People who suffer from REM sleep behaviour disorder may physically move limbs when dreaming. They may also talk, shout, hit or punch, according to the National Sleep Foundation.
New research has found a link between the dreaming condition and development of a group of neurodegenerative diseases later in life.
More than 80% of people who suffer from REM sleep disorder eventually develop conditions such as Parkinson’s disease and dementia with Lewy bodies, Dr John Peever of the University of Toronto, Canada, said.
The brain stem has been known since the 1960s to be involved in controlling dreaming during rapid eye movement sleep (REM), when vivid dreams occur.
Dr John Peever has since discovered the cells responsible for the dream state - called REM-active neurons. His team have learned how to control the cells in rodents, and in the process, dreaming.
They can “switch on” the cells to cause a rapid transition into REM sleep, he said.
The team used the knowledge to examine dreaming dysfunctions such as REM sleep behaviour disorder in humans.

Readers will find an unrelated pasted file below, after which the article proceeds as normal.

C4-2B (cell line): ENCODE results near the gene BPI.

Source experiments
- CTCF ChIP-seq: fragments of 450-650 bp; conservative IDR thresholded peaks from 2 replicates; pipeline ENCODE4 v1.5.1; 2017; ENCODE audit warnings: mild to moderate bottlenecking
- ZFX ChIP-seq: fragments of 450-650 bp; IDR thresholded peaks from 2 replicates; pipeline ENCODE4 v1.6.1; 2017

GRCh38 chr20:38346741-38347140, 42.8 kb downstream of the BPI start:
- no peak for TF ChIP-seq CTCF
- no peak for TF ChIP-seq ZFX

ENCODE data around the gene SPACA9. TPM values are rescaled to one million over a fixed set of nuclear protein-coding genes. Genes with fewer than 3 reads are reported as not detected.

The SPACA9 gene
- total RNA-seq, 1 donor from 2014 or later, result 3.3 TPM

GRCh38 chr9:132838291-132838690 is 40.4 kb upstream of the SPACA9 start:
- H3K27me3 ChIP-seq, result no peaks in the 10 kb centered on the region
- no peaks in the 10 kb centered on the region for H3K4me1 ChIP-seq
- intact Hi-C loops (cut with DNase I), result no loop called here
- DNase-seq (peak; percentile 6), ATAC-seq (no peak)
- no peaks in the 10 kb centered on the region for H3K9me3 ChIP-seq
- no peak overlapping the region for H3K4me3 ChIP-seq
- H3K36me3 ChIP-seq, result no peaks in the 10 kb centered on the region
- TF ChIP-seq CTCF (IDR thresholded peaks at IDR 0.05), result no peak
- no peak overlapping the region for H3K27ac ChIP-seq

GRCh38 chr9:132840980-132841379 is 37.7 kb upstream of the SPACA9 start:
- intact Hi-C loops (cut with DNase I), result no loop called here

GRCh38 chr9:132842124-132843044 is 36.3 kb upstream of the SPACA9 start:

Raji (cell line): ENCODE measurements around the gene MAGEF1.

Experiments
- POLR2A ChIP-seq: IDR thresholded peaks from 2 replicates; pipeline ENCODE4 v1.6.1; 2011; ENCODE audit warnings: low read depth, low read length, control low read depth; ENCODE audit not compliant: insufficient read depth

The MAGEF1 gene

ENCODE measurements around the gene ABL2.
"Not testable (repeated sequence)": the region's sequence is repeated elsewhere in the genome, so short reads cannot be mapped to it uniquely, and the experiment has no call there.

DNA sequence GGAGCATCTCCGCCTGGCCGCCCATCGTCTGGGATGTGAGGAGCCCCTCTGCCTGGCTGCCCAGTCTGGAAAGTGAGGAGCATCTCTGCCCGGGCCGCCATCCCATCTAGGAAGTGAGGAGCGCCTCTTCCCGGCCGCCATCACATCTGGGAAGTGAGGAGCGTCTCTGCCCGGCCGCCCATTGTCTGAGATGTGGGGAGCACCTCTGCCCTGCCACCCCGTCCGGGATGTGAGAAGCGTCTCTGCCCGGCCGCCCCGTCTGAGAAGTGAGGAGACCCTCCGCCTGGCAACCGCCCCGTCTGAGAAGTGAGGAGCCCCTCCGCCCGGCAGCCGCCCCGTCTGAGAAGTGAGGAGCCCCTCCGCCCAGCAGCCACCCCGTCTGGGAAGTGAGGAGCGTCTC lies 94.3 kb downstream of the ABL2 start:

Dr Peever said: “Our research suggests sleep disorders may be an early warning sign for diseases that may appear some 15 years later in life."
Dr Peever, who presented his results at the 2017 Canadian Neuroscience Meeting, the annual meeting of the Canadian Association for Neuroscience - Association Canadienne des Neurosciences (CAN-ACN), hopes it will eventually allow for the development of protective strategies for people who may go on to develop the conditions.
“Much like we see in people prone to cancer, diagnosing REM disorders may allow us to provide individuals with preventative actions to keep them healthy long before they develop these more serious neurological conditions,” he said.